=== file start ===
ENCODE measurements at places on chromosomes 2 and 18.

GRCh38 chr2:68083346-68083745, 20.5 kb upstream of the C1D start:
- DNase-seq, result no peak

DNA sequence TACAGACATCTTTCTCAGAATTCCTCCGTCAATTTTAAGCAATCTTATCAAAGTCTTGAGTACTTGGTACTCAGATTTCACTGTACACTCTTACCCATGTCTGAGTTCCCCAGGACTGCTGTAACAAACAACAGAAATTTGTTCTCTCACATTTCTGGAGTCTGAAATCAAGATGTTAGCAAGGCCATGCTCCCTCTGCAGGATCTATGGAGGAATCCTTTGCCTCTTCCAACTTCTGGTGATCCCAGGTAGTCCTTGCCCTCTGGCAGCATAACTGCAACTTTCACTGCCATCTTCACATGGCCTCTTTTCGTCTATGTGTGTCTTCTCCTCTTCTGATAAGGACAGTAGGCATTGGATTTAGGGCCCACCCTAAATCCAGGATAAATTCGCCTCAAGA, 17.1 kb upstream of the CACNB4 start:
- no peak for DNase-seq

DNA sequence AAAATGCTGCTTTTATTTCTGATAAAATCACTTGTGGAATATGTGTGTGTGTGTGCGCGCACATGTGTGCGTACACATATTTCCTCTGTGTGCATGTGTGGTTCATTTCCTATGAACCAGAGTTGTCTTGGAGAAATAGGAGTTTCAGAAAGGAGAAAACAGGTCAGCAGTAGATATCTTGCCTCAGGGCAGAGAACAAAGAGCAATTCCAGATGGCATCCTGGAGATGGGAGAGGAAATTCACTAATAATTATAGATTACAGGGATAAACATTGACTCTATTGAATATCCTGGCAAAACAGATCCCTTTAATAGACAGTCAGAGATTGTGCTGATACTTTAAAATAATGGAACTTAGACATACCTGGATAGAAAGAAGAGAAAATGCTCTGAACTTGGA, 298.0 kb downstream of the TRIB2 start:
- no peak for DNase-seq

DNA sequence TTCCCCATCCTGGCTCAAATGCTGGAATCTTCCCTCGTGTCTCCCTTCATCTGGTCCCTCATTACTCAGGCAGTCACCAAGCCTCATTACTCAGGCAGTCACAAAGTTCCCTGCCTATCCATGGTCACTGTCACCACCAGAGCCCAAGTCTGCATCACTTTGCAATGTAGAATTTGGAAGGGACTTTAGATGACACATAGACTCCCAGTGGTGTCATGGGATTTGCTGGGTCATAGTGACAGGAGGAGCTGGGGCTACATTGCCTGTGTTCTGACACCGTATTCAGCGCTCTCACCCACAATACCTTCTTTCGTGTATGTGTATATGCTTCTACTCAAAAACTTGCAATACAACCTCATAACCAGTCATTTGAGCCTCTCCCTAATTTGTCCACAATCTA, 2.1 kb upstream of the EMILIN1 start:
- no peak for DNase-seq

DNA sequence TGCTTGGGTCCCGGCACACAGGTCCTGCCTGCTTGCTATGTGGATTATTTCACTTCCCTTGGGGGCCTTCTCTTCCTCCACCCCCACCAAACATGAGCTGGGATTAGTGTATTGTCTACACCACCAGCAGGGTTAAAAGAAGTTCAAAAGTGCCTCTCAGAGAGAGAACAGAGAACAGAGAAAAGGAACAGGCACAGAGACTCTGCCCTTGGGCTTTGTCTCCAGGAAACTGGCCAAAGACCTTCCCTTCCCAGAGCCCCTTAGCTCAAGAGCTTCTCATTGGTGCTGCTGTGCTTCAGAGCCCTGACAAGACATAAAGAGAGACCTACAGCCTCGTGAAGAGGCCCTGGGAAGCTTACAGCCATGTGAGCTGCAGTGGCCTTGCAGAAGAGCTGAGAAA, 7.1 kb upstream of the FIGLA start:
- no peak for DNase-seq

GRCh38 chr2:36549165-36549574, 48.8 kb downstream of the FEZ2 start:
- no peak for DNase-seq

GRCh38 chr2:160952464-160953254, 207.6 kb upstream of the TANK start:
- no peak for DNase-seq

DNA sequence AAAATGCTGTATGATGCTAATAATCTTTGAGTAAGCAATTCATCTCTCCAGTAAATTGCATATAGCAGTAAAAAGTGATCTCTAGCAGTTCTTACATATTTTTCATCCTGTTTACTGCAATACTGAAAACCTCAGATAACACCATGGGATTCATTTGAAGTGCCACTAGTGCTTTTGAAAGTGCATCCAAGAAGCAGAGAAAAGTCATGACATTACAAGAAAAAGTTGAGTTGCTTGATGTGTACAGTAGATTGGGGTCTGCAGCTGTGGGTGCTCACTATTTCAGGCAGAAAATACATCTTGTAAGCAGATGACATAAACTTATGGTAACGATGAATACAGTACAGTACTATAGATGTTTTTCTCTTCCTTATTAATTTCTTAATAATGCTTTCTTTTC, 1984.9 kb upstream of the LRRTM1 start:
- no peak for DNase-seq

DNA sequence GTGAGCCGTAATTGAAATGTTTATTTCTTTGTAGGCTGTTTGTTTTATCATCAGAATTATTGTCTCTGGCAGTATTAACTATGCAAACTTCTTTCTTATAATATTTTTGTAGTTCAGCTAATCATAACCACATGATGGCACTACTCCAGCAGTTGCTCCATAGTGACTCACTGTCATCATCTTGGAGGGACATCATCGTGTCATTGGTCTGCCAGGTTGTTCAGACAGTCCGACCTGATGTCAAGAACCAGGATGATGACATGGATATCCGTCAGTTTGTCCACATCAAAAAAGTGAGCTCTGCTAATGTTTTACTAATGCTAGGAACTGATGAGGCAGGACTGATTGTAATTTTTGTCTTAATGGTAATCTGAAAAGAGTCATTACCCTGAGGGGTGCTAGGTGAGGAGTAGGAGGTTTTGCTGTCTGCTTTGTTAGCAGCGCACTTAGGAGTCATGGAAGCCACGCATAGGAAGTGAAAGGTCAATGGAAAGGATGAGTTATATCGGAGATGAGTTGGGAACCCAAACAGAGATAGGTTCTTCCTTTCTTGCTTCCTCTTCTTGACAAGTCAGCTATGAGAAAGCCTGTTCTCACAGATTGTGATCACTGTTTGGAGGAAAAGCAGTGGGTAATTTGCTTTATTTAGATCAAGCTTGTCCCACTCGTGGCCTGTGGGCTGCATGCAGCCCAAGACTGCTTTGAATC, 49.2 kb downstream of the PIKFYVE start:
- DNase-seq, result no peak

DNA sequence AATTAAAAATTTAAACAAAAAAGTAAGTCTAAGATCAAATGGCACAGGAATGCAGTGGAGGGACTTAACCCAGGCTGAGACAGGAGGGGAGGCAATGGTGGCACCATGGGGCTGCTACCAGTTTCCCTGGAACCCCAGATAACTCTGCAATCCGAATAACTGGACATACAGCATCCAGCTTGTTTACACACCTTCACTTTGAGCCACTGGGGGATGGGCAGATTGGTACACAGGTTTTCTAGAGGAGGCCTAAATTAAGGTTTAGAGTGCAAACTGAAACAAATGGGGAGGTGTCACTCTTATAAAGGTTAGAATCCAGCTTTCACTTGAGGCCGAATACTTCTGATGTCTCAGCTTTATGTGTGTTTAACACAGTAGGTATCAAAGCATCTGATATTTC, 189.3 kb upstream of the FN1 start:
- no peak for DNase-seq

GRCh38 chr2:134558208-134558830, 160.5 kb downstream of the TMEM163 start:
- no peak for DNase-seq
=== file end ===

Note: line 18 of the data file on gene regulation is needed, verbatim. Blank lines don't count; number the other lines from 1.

DNA sequence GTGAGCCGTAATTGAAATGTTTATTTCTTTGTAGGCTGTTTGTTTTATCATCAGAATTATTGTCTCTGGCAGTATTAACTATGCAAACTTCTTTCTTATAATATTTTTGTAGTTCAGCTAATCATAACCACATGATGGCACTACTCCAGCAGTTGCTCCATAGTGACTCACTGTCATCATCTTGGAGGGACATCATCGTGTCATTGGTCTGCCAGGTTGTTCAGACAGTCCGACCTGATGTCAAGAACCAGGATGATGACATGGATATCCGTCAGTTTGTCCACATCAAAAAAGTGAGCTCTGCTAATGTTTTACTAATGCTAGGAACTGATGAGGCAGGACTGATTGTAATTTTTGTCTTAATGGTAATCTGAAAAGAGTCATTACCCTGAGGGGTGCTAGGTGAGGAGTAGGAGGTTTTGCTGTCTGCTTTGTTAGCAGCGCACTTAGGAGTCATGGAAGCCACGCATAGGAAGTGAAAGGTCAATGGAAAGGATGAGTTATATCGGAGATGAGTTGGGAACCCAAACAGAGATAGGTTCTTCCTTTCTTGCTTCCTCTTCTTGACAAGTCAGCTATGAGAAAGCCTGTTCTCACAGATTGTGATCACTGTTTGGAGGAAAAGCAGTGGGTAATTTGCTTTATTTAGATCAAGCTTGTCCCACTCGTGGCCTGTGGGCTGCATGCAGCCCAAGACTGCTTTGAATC, 49.2 kb downstream of the PIKFYVE start: